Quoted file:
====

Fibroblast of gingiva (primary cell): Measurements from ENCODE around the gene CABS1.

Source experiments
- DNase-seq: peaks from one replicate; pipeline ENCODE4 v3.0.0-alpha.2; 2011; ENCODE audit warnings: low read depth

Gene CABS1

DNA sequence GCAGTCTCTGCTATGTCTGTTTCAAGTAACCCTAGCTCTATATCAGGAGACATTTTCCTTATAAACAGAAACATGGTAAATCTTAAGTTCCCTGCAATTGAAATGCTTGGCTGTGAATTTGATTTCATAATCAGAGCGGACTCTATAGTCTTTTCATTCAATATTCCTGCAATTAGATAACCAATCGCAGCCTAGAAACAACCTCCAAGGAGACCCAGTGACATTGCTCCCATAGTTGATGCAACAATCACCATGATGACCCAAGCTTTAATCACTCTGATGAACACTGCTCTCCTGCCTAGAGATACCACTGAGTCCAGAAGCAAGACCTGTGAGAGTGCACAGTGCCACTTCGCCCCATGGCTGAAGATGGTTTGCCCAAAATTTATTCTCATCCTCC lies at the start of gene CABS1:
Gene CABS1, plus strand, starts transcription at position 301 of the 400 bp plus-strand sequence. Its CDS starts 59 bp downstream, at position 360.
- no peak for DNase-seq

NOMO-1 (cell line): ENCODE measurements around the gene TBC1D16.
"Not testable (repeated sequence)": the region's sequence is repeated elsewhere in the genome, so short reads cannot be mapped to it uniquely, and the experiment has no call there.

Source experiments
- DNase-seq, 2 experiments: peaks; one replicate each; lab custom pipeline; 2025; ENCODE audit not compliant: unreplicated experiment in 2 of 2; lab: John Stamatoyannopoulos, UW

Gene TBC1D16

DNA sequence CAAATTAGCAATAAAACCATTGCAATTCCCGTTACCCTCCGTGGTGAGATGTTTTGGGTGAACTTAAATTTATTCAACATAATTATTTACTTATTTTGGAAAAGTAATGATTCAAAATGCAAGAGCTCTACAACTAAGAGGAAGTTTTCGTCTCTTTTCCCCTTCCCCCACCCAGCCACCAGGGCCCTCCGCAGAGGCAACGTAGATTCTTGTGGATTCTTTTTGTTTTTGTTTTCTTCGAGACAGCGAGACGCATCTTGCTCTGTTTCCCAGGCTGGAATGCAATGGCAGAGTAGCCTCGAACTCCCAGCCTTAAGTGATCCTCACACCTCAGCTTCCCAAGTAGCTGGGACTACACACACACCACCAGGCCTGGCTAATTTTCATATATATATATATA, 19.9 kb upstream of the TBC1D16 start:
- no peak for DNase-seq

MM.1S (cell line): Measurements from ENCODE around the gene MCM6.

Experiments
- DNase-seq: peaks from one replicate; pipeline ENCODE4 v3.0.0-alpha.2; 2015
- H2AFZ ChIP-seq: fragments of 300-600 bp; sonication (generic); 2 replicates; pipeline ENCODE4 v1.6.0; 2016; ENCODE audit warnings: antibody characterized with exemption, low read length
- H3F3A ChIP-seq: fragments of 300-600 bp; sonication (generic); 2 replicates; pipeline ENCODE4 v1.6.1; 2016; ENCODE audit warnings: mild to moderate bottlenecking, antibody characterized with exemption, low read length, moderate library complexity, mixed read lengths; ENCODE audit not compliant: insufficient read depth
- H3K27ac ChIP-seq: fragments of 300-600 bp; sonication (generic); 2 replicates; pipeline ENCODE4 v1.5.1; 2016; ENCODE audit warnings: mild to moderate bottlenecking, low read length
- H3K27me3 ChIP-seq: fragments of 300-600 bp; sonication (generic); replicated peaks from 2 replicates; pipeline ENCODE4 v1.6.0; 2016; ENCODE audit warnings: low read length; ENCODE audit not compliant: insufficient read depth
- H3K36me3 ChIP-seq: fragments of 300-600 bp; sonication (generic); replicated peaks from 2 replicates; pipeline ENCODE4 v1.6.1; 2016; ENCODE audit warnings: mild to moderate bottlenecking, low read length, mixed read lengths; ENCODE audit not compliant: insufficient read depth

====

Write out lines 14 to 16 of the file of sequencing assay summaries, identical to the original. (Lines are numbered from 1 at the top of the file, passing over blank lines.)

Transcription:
- no peak for DNase-seq

MM.1S (cell line): Measurements from ENCODE around the gene MCM6.

Experiments